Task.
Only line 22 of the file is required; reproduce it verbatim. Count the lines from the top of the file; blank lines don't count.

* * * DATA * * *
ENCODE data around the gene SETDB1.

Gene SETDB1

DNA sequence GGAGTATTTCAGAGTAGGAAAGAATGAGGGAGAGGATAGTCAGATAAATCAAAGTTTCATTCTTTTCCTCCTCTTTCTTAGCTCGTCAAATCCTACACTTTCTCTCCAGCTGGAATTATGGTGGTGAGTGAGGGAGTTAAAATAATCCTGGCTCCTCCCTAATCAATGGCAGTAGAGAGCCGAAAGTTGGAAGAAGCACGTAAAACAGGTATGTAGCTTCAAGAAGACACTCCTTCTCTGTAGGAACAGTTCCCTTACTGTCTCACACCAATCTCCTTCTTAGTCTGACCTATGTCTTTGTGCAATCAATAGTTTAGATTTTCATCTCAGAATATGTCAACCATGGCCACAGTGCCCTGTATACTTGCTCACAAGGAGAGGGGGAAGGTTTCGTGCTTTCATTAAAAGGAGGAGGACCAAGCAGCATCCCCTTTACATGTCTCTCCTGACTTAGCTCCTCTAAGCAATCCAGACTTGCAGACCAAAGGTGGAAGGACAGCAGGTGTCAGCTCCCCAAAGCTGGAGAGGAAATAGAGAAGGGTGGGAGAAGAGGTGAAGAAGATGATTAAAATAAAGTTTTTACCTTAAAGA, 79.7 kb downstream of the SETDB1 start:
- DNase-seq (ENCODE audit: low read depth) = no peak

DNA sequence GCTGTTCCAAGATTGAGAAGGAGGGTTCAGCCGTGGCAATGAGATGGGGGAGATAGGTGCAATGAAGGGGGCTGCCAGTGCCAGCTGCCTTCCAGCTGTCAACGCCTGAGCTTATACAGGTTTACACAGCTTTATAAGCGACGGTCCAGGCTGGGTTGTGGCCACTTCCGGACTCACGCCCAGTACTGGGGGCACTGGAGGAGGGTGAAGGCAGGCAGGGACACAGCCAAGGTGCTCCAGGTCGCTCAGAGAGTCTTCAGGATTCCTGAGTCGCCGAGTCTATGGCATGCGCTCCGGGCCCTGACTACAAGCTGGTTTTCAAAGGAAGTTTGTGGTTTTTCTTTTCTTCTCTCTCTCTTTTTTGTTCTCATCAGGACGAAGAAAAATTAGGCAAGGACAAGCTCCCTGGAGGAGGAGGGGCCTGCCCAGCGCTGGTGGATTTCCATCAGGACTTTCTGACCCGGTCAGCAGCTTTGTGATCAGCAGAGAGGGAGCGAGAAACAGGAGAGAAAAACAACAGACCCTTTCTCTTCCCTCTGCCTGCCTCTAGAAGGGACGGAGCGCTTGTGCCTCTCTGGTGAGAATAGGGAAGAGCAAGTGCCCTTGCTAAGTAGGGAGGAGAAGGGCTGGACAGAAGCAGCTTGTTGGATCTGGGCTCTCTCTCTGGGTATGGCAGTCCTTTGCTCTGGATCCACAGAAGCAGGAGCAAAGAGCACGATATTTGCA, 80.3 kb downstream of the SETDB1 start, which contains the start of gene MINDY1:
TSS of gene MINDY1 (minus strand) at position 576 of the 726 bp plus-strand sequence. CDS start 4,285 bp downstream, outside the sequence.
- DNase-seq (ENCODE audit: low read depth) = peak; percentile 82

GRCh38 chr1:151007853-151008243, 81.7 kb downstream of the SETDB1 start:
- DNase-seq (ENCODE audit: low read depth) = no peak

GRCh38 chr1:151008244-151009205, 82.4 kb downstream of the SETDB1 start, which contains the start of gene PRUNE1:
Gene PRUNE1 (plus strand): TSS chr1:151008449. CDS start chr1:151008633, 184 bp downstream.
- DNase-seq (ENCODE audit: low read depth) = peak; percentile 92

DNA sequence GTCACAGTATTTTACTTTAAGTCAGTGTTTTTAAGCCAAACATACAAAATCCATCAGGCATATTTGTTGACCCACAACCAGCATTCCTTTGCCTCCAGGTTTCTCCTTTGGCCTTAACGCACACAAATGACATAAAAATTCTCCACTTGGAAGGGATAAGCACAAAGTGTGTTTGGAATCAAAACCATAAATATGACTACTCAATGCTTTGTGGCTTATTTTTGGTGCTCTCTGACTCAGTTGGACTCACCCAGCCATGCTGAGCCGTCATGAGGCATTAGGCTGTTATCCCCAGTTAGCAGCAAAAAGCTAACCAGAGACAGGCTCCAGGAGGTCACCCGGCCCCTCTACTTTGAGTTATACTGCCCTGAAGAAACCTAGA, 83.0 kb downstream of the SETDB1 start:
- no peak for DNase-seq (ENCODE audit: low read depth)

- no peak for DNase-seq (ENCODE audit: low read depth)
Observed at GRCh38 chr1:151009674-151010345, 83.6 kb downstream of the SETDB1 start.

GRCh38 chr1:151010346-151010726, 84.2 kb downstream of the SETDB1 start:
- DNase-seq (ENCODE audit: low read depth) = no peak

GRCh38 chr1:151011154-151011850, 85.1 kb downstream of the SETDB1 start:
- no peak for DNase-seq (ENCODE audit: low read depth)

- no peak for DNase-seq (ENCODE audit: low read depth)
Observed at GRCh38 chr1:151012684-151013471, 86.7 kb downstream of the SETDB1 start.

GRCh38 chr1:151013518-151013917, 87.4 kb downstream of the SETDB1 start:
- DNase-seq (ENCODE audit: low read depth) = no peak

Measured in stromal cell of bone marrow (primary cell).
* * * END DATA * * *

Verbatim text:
Observed at GRCh38 chr1:151012684-151013471, 86.7 kb downstream of the SETDB1 start.